Research Paper - (2018) Volume 8, Issue 5

Determinants of Progression and Mortality in Alzheimers disease: A Systematic Review

Corresponding Author:
Dr. Pedro J Modrego
Department of Neurology, Hospital Universitario Miguel Servet, Zaragoza-50009, Spain
E-mail:
pmodrego@salud.aragon.es

Abstract

Purpose

Neuropsychiatric symptoms (NPS) have been regarded as predictors of poor outcomes, and the use of neuroleptics as well, but with contradictory results. The objective of this article is to perform a systematic review of published works dealing with progression and survival in AD.

Methods

We searched articles aimed at determining the factors predicting faster cognitive decline and mortality in AD, published from January 1987 to April, 2018. We gave priority to prospective and retrospective cohorts analysing the influence of gender, NPS, neuropsychological predictors, co morbidities, and the use of neuroleptics/ antidepressants. The data-sources were 42 prospective cohorts including 24,711 patients; Hazard ratios/relative risks of mortality and faster cognitive decline were obtained for NPS and the use of psychotropic drugs. The risk of mortality for neuroleptics and ChEI was also obtained from 7 retrospective cohorts totalling 242,013 patients followed up.

Results

High levels of NPS were predictors of both mortality and faster cognitive decline Considered in isolation, agitation/aggression, hallucinations, and depression predicted mortality. However the results for apathy and psychosis/delusions varied across the studies. According to prospective cohort studies there is no clear evidence that neuroleptics increase mortality. The use of neuroleptics is associated with faster cognitive deterioration. Conventional neuroleptics for NPS did not result in lower mortality rates than the atypical ones.

Conclusions

The presence of NPS is associated with poor outcomes in AD such as mortality and greater cognitive decline. Atypical neuroleptics do not shorten survival but are associated with faster cognitive decline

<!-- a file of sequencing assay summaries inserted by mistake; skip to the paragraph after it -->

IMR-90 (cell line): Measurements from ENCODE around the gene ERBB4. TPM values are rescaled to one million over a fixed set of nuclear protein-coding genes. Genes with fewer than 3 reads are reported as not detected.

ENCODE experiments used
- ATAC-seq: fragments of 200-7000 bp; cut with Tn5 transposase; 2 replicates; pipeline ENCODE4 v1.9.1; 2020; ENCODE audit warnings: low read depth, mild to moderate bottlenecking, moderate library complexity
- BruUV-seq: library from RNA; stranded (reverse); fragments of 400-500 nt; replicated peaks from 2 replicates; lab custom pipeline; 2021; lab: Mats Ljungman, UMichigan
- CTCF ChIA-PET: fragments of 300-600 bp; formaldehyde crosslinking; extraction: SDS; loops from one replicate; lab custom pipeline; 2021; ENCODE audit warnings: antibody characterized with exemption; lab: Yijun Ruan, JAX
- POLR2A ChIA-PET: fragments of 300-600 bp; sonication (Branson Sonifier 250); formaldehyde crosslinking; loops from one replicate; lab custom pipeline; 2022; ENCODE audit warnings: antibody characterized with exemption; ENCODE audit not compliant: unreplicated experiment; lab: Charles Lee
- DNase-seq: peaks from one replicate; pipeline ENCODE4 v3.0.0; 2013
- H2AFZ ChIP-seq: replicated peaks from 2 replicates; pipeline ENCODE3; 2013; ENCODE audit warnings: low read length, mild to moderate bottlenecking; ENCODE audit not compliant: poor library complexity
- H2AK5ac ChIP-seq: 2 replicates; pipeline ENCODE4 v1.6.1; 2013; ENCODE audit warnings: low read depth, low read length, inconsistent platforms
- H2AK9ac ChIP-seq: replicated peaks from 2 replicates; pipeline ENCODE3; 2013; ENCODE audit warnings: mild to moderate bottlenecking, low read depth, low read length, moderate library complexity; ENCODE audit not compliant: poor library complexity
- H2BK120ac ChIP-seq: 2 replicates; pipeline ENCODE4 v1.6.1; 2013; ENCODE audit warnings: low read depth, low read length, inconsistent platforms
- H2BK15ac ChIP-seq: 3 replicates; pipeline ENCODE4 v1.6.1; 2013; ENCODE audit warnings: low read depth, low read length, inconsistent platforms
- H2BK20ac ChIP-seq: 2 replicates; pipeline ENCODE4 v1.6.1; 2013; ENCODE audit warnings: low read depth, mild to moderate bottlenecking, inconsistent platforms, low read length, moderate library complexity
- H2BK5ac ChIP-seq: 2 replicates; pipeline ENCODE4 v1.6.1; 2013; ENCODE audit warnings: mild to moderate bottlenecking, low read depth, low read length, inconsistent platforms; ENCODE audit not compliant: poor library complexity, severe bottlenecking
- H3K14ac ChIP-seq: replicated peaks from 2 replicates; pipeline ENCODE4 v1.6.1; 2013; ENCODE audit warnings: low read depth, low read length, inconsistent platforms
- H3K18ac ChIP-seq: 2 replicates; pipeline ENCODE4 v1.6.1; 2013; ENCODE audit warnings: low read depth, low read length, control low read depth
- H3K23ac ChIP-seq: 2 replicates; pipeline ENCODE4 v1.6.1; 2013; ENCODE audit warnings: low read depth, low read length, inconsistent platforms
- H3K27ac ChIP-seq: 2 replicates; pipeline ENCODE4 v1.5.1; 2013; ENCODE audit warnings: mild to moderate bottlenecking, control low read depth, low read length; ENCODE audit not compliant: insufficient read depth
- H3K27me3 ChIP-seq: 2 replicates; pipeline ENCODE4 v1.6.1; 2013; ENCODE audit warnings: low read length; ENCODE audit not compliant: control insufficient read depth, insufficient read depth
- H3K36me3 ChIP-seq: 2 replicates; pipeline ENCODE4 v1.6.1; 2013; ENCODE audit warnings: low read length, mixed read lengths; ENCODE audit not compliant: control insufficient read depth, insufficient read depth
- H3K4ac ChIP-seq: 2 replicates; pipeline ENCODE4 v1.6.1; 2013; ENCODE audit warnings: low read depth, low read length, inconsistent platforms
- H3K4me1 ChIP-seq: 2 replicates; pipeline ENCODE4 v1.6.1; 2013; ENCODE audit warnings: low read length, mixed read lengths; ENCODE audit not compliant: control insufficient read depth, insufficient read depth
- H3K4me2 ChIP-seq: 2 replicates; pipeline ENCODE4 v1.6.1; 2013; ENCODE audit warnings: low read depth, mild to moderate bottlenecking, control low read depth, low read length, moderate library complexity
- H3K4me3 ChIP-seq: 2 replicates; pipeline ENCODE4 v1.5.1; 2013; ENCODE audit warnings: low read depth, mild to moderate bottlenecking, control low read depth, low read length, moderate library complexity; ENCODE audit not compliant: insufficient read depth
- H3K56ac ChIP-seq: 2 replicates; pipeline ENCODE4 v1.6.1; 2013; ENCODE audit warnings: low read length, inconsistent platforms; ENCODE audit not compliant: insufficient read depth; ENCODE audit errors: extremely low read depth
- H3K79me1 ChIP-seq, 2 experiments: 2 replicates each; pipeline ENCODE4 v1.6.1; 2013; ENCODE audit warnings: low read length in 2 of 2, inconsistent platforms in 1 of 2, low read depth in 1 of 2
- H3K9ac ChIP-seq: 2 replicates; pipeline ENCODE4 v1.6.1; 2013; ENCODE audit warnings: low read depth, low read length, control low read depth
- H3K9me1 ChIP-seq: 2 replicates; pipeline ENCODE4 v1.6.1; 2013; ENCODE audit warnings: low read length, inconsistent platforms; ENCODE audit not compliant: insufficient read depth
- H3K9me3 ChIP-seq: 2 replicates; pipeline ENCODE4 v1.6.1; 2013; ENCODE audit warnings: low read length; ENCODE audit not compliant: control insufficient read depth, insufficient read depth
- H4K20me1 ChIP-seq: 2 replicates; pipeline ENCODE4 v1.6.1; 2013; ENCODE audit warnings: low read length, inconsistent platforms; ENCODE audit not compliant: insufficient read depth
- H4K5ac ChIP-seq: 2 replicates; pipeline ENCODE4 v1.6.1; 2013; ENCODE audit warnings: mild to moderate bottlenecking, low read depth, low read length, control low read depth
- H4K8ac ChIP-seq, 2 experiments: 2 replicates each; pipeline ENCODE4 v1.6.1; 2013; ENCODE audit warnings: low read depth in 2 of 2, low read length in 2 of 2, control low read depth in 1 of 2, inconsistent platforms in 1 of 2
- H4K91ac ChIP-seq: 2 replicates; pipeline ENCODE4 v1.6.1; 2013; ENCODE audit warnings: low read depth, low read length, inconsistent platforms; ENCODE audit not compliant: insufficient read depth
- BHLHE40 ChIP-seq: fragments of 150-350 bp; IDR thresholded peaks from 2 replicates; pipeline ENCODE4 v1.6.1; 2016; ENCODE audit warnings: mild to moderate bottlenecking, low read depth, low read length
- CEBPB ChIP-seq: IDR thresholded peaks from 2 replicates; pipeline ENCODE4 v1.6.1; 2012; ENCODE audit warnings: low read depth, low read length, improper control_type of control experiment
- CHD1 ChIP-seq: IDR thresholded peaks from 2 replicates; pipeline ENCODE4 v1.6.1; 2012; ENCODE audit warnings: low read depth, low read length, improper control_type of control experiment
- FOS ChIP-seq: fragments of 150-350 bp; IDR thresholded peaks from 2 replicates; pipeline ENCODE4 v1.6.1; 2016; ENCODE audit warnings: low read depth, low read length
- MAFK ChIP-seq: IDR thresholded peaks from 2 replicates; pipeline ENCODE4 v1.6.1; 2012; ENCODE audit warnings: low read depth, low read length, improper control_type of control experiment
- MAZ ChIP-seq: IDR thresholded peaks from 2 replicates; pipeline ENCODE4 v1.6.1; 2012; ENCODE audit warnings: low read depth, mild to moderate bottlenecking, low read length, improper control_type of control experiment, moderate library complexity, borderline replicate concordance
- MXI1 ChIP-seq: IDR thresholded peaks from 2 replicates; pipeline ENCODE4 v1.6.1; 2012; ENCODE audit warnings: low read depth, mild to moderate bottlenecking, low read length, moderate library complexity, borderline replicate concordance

Keywords

Alzheimer disease, Neuropsychiatric symptoms, Mortality, Neuroleptic use

Introduction

Alzheimer’s disease (AD) is a functionally and mentally devastating disease but the clinical course varies among patients, with long periods of stabilisation in many patients and rapid progression and shorter survival in others. Life expectancy varies from 3 to 10 years ant it depends on the age at onset and many other variables [1]. Little is known about the neurobiological basis of these differences and about predictors of rapid progression and mortality. Co-morbidities are frequent in AD patients and tend to increase in frequency and severity over time, especially depression, fluid/electrolyte disorders, weight loss, and psychosis, which may predict worse outcomes in a nationwide inpatient sample [2].

Neuropsychiatric symptoms such as depression, apathy, aggression, and psychosis, have emerged as predictors of faster cognitive decline, disability, and shorter survival [3,4]. The biological basis of these symptoms is poorly understood, but psychological, social, functional, and environmental factors play a role in its development [5]. Depression is one of the most studied neuropsychiatric co-morbid condition in AD, and that appears in around 50% of patients [6], it does not seem to arise from dysfunction of serotoninergic or noradrenergic systems, but from dysfunction in the glutamatergic system [7], or as a consequence of oxidative stress [8]. Anxiety is also very common in AD patients, up to 70% of them may have anxiety, and 54% had anxiety plus depression [9]. Delusions, agitation, aggression, hallucinations, sleep disturbances are stressful symptoms for patients and caregiver with increasing prevalence overtime. In Table 1 are reported the frequencies of the different neuropsychiatric symptoms according to a systematic review of 48 eligible works [10].